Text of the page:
The GOP wants to block the military's use of cleaner fuels and push use of dirtier fuels. "Supporting the troops" apparently ends where Big Oil contributions begin.
Mitt Romney promises to revoke federal support for the wind industry. That might not go over well in swing states like Iowa, where the booming wind sector has wide, bipartisan support.
To understand the promise of renewable energy for the U.S. military, start as far from D.C. as possible -- say, with a company of Marines in Afghanistan.
As Republicans hold yet another hearing questioning government investment in clean energy, here's what you should know about how that investment supports the U.S. economy.
Buying wind power or giving your house an energy efficiency facelift can be an expensive proposition. But it’s less so if you team up with a bunch of like-minded friends.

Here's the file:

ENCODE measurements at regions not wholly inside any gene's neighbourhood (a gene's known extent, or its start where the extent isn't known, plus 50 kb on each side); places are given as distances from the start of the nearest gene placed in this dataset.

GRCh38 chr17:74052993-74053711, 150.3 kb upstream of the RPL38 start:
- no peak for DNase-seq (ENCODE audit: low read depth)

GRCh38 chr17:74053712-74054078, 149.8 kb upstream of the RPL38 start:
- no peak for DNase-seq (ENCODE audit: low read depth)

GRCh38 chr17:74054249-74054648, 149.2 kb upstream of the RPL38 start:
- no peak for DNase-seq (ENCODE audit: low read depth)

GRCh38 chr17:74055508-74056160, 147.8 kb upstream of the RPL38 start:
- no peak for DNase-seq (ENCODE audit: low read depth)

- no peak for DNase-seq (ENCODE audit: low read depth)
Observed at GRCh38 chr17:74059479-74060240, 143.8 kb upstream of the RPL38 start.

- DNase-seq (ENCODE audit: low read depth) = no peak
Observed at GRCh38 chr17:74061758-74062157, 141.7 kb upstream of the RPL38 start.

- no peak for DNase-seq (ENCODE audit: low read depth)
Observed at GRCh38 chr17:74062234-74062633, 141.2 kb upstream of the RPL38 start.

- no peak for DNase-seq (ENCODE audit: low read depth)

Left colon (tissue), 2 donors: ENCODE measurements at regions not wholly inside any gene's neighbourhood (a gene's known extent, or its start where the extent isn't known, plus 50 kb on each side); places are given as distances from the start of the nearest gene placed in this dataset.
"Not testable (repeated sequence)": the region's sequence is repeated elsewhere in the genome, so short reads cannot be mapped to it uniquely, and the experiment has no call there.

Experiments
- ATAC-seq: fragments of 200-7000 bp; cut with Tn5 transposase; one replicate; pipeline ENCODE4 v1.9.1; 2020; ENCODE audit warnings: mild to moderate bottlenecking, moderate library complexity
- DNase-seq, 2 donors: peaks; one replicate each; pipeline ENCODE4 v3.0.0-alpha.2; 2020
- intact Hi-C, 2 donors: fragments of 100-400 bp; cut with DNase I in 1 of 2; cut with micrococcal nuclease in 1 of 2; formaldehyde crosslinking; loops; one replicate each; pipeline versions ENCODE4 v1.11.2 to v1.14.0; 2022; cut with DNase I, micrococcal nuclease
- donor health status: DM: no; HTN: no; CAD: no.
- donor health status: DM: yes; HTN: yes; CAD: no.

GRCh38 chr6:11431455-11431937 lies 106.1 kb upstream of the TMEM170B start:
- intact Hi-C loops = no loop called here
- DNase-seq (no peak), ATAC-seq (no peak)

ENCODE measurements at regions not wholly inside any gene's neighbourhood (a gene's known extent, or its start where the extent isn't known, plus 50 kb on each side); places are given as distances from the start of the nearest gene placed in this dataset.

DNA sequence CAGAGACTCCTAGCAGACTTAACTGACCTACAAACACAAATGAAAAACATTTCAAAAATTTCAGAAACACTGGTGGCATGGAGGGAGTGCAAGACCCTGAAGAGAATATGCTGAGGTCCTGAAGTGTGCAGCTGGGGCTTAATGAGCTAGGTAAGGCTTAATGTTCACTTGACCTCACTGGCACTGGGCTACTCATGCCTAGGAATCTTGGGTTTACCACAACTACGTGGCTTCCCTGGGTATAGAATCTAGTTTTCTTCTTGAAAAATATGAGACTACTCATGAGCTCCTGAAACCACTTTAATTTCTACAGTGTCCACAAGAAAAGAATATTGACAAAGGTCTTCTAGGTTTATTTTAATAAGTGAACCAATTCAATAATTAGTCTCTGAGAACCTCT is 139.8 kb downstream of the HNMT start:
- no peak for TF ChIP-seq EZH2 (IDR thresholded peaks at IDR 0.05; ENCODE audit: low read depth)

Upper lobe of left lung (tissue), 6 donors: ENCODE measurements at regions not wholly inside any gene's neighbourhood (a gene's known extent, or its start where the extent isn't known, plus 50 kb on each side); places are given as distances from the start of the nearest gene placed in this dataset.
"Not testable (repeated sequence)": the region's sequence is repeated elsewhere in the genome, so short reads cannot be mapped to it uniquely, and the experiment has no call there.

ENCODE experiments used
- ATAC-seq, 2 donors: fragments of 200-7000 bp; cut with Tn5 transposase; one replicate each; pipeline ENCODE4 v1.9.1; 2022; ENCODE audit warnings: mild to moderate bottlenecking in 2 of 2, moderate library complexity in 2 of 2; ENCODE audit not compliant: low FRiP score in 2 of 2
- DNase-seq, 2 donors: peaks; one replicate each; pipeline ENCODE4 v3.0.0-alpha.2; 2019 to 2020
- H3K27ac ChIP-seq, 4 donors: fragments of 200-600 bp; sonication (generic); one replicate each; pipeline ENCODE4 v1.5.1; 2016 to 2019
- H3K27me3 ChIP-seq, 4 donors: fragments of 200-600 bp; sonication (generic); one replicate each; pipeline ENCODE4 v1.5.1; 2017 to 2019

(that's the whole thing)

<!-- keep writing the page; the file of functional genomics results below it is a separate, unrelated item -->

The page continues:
Democrats like talking about "Big Oil" and "clean energy." Republicans favor "Solyndra" and "Keystone." No one's into "climate change."
Conservatives say the American way is to use more and pay less, Walmart-style. No wonder they're scared about the shift to clean energy and sustainability.
A version of this post originally appeared on Energy Self-Reliant States, a resource of the Institute for Local Self-Reliance. Whether German feed-in tariffs or U.S. tax incentives, opponents of solar rail at its perceived high cost. But a story making rounds this week, “why power generators are terrified of solar,” presents a powerful image that may flip this conventional wisdom on its head. Building lots of solar power can actually reduce electricity prices, to the dismay of utilities. The story comes from Germany, where a decade of consistent policy has resulted in thousands of megawatts of distributed solar installed on …
Twenty years ago, major U.S. environmental groups helped rally support for the Earth Summit in Rio. Today, they can hardly be bothered with it.